Ann Arbor (Informed Comment) – Some 110,000 Israelis protested Saturday night at two big rallies in Tel Aviv. So reports Al Jazeera. The larger of the two was attended by opposition politicians Yair Lapid and Benny Gantz. Lapid told Israeli radio, “We will defend the nation and democracy. We will not surrender before we reach victory.” They see the real possibility, I think of Israel declining into a seedy Middle Eastern dictatorship.
Crowds of protesters also gathered in Beersheva, Haifa and West Jerusalem.
This is the third week in a row of these large demonstrations against the new Netanyahu government, which has pledged to pass legislation constricting the role of the judiciary and removing from it the role of legislative review. If these measures went into effect, the courts would be neutered and unable to declare laws unconstitutional for contravening Israel’s organic law. Courts may also be prevented from trying politicians still in office and from intervening against sitting politicians. The crowds in Tel Aviv fear that these pieces of legislation would spell the end of Israeli democracy– a democracy that still works for the 79% of Israeli citizens who are Jewish, though it routinely fails Israelis of Palestinian heritage and keeps 5 million occupied Palestinians under inhumane Apartheid conditions.
Netanyahu is on trial for corruption charges himself, which he would like to escape by declaring immunity from prosecution for sitting politicians.
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France 24 English: “Israelis launch fresh protests against Netanyahu government’s planned legal changes • FRANCE 24”
The massive rallies come as Netanyahu faces a constitutional crisis, since the Supreme Court has ordered Netanyahu to fire his Moroccan-born Health and Interior Minister, Aryeh Makhlouf Deri. Deri, the leader of the Shas Party, which caters to Sephardi and Mizrahi (Eastern) ultra-Orthodox, was jailed for two years for taking a $150,000 bribe in the late 1990s and who was fined $50,000 on a 2018 tax evasion and money laundering charge. Deri avoided jail by giving the court the impression that he would retire from politics, rather than risk the judges branding him guilty of moral turpitude, which would have barred him from politics for another 7 years. The justices of the Supreme Court have called his attempt to reenter national politics at the top outrageous and have demanded he be excluded from the government. If he was so excluded, however, he might withdraw from the Netanyahu coalition, taking his 11 members of parliament with him, which would cause the government to fall and provoke new elections.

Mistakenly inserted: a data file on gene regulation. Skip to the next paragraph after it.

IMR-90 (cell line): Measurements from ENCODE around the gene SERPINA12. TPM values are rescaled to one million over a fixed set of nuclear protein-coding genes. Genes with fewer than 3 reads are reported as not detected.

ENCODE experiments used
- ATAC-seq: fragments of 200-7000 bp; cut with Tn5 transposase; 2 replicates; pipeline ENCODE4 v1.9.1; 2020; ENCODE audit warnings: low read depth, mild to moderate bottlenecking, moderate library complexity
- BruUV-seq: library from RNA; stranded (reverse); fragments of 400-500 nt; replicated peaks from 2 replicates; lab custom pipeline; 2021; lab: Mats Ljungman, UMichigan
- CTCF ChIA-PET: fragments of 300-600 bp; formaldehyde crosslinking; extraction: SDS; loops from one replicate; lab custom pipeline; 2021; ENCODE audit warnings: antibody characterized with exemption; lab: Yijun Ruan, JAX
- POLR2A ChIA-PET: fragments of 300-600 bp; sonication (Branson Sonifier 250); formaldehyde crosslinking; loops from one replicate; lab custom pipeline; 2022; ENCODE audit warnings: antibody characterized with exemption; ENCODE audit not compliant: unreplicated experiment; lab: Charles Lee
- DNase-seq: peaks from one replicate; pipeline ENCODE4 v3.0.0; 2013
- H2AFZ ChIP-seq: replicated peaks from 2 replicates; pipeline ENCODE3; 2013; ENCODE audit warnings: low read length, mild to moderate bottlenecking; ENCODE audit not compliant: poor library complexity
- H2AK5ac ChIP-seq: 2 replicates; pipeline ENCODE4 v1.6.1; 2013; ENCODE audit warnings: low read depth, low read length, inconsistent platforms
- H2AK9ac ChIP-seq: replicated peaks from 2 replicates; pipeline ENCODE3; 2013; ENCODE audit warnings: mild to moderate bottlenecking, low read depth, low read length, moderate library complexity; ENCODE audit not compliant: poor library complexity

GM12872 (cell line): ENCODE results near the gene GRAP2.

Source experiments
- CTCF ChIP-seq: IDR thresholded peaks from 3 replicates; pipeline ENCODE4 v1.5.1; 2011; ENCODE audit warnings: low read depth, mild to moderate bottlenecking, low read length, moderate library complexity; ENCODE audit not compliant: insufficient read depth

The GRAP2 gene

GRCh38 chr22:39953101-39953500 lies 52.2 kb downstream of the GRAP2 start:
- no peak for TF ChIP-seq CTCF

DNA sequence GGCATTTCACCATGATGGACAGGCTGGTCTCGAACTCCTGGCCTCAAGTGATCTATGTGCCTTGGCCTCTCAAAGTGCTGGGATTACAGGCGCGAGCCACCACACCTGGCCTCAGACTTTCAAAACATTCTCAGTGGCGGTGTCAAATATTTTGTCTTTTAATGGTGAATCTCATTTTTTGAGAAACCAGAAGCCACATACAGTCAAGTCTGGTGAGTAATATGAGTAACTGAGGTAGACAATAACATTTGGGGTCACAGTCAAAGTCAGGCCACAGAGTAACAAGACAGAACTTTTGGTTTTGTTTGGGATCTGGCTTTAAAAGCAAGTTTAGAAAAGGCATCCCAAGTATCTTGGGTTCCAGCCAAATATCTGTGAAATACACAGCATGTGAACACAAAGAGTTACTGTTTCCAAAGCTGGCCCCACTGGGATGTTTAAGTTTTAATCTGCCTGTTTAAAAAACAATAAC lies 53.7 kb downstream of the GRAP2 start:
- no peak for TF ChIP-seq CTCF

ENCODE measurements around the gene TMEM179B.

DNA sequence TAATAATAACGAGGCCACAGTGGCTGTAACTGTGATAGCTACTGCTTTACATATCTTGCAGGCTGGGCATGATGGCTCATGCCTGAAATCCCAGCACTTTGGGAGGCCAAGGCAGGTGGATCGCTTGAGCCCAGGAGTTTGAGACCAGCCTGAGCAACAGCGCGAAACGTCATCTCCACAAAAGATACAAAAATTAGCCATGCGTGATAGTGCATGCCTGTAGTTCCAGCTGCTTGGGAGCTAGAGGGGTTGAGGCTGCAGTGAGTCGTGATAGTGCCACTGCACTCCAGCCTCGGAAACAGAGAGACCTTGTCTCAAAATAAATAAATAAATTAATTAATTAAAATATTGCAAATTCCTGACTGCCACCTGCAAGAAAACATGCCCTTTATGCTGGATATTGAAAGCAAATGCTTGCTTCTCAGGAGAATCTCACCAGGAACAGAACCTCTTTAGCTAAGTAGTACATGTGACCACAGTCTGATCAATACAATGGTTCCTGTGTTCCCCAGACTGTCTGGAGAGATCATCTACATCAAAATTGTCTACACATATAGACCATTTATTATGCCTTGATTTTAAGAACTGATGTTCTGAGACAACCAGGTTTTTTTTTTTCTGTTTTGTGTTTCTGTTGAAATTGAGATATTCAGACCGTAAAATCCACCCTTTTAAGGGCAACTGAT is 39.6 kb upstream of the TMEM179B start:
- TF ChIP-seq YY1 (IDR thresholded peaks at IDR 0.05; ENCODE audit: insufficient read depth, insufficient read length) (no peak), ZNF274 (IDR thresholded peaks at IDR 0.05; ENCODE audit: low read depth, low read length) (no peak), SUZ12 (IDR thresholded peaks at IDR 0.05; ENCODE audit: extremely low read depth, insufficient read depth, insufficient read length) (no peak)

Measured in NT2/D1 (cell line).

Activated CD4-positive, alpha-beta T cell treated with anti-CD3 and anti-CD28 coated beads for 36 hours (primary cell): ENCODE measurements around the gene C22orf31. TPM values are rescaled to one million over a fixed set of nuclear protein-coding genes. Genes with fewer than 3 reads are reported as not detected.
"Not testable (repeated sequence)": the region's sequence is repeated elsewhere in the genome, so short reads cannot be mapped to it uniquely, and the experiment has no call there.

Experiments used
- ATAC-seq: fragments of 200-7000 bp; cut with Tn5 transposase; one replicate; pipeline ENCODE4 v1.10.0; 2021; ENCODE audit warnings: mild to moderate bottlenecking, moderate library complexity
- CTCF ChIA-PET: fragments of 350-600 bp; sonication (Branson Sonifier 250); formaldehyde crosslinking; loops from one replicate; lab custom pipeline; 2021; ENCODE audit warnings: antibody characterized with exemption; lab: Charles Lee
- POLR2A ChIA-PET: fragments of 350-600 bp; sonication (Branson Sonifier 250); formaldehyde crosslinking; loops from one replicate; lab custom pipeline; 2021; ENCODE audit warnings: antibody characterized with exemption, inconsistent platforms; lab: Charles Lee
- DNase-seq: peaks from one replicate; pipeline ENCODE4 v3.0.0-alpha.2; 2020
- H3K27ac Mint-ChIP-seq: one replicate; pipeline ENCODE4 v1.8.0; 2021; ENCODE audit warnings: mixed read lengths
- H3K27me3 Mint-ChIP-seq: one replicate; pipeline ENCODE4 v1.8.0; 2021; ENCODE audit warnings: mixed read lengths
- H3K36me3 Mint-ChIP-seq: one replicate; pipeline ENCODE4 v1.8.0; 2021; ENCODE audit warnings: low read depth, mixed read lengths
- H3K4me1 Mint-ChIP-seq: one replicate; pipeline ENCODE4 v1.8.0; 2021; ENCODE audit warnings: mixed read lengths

The legislation Netanyahu has in mind might well prevent the courts from taking a stand on such issues in the future.
Let us consider how the courts have largely also been sidelined from intervening against the executive or legislature in other Middle Eastern states.
In Turkey after the 2016 failed coup, President Tayyip Erdogan in Turkey sacked thousands of judges, often replacing them with young and inexperienced jurists. The government often reassigns judges mid-trial as a tactic to get the outcome it wants.
Seren Selvin Korkmaz writes at the Middle East Institute:
“Turkey is now categorized as a “competitive authoritarian” regime,1 where elections are held regularly but the competition among political parties is not free and fair. These regimes have ostensibly democratic elements: Opposition parties occasionally win or almost win elections; there is fierce political competition; the press may publish diverse opinions and statements by opposition parties; and citizens can organize protests.
However, upon closer inspection, cracks soon appear in the democratic facade: Opponents of the government are stifled via legal or illegal means; independent judicial bodies are controlled by pro-government officials; state funds are used for election campaigns without proper oversight; election rules are changed to favor the government and elections may even be rigged; and press freedom and freedom of expression come under pressure. When these measures fail to deliver an outcome that satisfies the ruling party, members of the opposition may face targeted violence or imprisonment.”
In Lebanon, the mandate of the Constitutional Council is very narrow and citizens cannot bring complaints.
Saudi courts in theory could strike down government policy initiatives if they contravened Islamic law. The country is, however, an absolute monarchy and no judge would tangle with the royal family.
Netanyahu’s Israel looks increasingly like its immediate neighbors, not like the Western European democracies.